Getting Started with on{X}

  1. Download the app to your device: https://www.onx.ms/#!downloadAppPage.
  2. While that’s downloading, go to https://www.onx.ms on your desktop browser and log into on{X} using your Facebook account (don’t worry, this is just used to sync code between your device and on{X}).
  3. You’ll be taken to the dashboard of on{X}. You can go to recipes to explore exciting snippets of code already available if you’re interested, we’re going to delve straight into custom code for this tutorial though.
  4. Click the write code link on the top left corner of the page to bring up the code editor.
  5. Leave that window open, we’re about to add some code in there.

Coding on{X}

As mentioned above, on{X} has a JavaScript API which lets you call and detect a lot of events on your Android device. For this demo, we’re focusing mostly on the device.gestures.on method.

The first thing to do is go back to that window with the code editor open in on{X} and you’ll see “Rule name:”, rename that to something more friendly like “Nudge presentation control”. My on{X} code is shown below. Note that you will want to replace http://androidremotecontrol.herokuapp.com with your own server.

device.gestures.on('nudgeLeft', function() {
  device.notifications.createNotification('the phone was nudged left').show();
  device.ajax({
    url: 'http://androidremotecontrol.herokuapp.com/nudging',
    type: 'POST',
    dataType: 'json',
    data: '{"nudged":"left"}',
    headers: {'Content-Type':'application/json'}
  }, function onSuccess(body, textStatus, response) {
    console.info('successfully received http response!');
  }, function onError(textStatus, response) {
    var error = {};
    error.message = textStatus;
    error.statusCode = response.status;
    console.error('error: ',error);
  });
});

device.gestures.on('nudgeRight', function() {
  device.notifications.createNotification('the phone was nudged right').show();
  device.ajax({
    url: 'http://androidremotecontrol.herokuapp.com/nudging',
    type: 'POST',
    dataType: 'json',
    data: '{"nudged":"right"}',
    headers: {'Content-Type':'application/json'}
  }, function onSuccess(body, textStatus, response) {
    console.info('successfully received http response!');
  }, function onError(textStatus, response) {
    var error = {};
    error.message = textStatus;
    error.statusCode = response.status;
    console.error('error: ',error);
  });
});

device.gestures.startDetection(900000);

device.screen.on('on', function () {
  // Start gestures detection for 1 minute
  device.gestures.startDetection(900000);
});

The device.gestures.on component is used to setup event handlers. Any time on{X} detects a nudge left, the nudgeLeft handler is invoked. We have a line of code which basically displays a notification on your phone showing the phone was nudged left. You don’t need this but I use it for testing to be sure a nudge was detected. That line of code is shown below.

device.notifications.createNotification('the phone was nudged left').show();

Next, we use on{X}’s device.ajax method to send JSON data to the server. Notice that the data type is explicitly defined as JSON. Without this the data doesn’t get sent properly.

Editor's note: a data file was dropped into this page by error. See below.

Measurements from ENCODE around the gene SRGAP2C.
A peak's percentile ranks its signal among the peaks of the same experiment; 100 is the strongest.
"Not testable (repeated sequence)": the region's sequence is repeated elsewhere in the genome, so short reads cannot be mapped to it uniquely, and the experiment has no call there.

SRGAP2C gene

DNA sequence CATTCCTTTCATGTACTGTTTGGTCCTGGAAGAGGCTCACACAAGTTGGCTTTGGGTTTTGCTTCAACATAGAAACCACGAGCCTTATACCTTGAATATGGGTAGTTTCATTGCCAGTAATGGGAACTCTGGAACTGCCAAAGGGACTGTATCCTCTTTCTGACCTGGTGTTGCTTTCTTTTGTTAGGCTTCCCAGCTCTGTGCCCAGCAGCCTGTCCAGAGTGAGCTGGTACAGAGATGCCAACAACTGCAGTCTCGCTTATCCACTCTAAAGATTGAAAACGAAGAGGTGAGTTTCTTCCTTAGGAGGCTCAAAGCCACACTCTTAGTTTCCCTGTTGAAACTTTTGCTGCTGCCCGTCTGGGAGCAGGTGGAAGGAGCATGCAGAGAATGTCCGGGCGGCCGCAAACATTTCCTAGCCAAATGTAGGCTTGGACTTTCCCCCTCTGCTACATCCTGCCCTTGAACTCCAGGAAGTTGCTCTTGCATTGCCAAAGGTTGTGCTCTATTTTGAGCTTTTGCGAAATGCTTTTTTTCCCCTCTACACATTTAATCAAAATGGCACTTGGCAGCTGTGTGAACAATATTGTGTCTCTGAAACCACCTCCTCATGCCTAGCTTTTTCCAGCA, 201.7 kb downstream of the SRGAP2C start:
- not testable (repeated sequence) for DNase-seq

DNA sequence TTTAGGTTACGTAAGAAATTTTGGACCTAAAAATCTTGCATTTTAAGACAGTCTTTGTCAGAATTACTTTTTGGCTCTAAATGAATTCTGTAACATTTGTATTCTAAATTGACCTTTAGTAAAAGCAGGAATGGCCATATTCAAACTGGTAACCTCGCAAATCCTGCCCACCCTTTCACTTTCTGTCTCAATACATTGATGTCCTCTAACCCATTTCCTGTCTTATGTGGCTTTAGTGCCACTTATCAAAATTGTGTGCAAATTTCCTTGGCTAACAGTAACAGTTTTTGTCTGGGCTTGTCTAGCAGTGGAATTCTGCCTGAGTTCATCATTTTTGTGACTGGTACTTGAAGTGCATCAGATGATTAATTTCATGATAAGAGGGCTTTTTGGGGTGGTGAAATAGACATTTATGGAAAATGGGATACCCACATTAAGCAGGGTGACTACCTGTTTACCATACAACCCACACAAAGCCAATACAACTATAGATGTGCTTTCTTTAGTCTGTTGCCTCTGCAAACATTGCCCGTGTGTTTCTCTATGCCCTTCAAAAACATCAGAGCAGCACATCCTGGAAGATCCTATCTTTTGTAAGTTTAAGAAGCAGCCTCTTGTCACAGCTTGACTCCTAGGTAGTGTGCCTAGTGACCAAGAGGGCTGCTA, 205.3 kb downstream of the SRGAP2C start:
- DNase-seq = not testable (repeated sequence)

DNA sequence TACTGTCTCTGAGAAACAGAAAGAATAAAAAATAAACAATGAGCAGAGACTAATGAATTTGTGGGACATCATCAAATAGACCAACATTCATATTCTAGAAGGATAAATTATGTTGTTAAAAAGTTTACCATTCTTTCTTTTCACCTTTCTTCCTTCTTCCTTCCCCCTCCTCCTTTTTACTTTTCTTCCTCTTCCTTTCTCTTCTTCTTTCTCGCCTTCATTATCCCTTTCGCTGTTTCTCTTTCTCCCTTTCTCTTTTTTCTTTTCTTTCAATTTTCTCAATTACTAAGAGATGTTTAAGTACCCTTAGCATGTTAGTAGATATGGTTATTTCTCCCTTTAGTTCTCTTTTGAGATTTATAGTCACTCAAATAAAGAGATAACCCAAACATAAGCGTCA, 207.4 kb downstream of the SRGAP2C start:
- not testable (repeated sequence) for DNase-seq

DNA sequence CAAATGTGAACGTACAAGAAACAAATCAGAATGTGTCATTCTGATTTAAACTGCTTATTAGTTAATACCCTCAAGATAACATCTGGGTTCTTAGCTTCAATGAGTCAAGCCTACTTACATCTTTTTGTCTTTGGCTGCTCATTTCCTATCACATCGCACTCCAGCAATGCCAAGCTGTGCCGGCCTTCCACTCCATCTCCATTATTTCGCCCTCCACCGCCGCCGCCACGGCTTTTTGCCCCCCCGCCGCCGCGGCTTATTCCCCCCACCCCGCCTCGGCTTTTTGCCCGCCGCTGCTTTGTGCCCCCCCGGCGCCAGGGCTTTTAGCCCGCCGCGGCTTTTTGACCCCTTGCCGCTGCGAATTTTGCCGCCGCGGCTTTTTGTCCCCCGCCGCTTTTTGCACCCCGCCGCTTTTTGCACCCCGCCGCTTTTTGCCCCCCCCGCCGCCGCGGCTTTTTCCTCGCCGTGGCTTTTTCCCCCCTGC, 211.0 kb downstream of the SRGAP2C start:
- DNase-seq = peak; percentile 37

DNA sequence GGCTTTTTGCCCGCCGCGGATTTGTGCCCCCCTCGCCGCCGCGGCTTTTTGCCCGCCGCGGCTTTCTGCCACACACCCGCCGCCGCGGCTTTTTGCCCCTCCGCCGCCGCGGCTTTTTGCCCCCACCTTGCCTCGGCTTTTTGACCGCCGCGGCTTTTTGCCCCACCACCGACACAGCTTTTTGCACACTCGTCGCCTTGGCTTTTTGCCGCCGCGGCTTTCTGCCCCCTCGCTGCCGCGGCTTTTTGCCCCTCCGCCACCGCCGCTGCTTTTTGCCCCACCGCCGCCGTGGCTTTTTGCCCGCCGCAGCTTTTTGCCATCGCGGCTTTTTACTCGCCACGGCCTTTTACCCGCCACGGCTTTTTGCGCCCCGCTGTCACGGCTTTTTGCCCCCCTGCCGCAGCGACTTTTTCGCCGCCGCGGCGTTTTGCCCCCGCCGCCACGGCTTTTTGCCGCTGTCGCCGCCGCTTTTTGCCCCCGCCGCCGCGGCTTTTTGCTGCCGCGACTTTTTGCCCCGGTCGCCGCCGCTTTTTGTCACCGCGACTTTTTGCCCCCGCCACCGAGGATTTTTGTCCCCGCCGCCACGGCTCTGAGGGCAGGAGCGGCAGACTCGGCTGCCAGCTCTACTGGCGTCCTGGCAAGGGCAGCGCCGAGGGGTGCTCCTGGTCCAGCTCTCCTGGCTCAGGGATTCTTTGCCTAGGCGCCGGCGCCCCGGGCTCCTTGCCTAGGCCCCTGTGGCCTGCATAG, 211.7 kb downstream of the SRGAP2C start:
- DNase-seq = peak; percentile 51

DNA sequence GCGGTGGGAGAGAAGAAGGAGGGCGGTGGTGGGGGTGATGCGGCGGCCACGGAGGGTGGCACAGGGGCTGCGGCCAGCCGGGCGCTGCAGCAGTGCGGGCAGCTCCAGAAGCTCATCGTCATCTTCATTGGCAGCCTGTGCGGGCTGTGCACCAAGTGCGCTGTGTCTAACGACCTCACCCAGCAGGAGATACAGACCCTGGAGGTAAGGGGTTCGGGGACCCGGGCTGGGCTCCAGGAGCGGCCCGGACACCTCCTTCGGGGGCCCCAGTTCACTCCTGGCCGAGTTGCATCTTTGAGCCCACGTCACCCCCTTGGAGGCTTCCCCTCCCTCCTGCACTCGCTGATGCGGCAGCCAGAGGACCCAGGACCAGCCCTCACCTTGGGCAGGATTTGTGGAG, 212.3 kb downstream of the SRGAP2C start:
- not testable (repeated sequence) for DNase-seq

Currently, the onSuccess callback function is just used to log that the HTTP response was successful. This maps to the response.json({success: true}) we set earlier in the Node server. You could add more to this success call to provide on{X} with more data if you felt so inclined. Similarly, the onError callback is used to log any errors that occur.

Next, we turn on detection for these gestures for 900,000 milliseconds. This will run when you first enable the code on your device. Chances are you’ll want this code to run for longer than 900,000 milliseconds. The way I’ve currently got it set up personally, is to turn this on each time the device’s screen comes on. So if you want to control your slides, just turn your screen on and you’ve got 900 seconds to go wild. From what I found while developing, you’ve got to provide a time limit with this function. If you find another way, please let me know in the comments. I’d love to update it.

Once you’ve updated the code to match your server address and it’s all ready to go, click “save and send to phone” for it to get sent over the web to your phone. From there, open up your URL with the presentation, turn your Android device’s screen on and try nudging left and right. If all went well, you’ll see your slides switching back and forth!

Viewing on{X} Logs

If you’d like to see log files for on{X}, you can open up the app on your Android phone, select the rule you’ve added and choose “view logs”. Alternatively you can see them on the on{X} site when you’re logged in by going to your rules page, selecting the rule and clicking the “logs” tab.

What About Security?

This method isn’t secure in any way. If anyone else works out the address of your presentation and what POST request you’re sending, they could easily switch your slides from anywhere around the world. For this and any other ideas you think up relating to Socket.IO and on{X}, just keep in mind that you’ll want to add a layer of security somewhere for anything too generic like this.

Conclusion

The idea behind this demo is to show that with JavaScript, Socket.IO, and a pretty nifty Android app, you can use your phone to affect web pages in any number of ways. Flicking presentation slides left and right is only the start. You could change what a web page displays based on your location, whether you’ve got an app running, if your battery is running out, etc. If you do create a little experiment with on{X} and Socket.IO, I’d love to hear about it. Go forth and code something up!

The Code

All the code for this demo is up and available on GitHub. My running version is also available on Heroku.

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  • James Edwards

    The words “sledgehammer” and “nut” come to mind … :-) But I can’t fault you on the core idea — it’s an amazing concept and very well explained, and I’m sure there’s a killer use-case out there.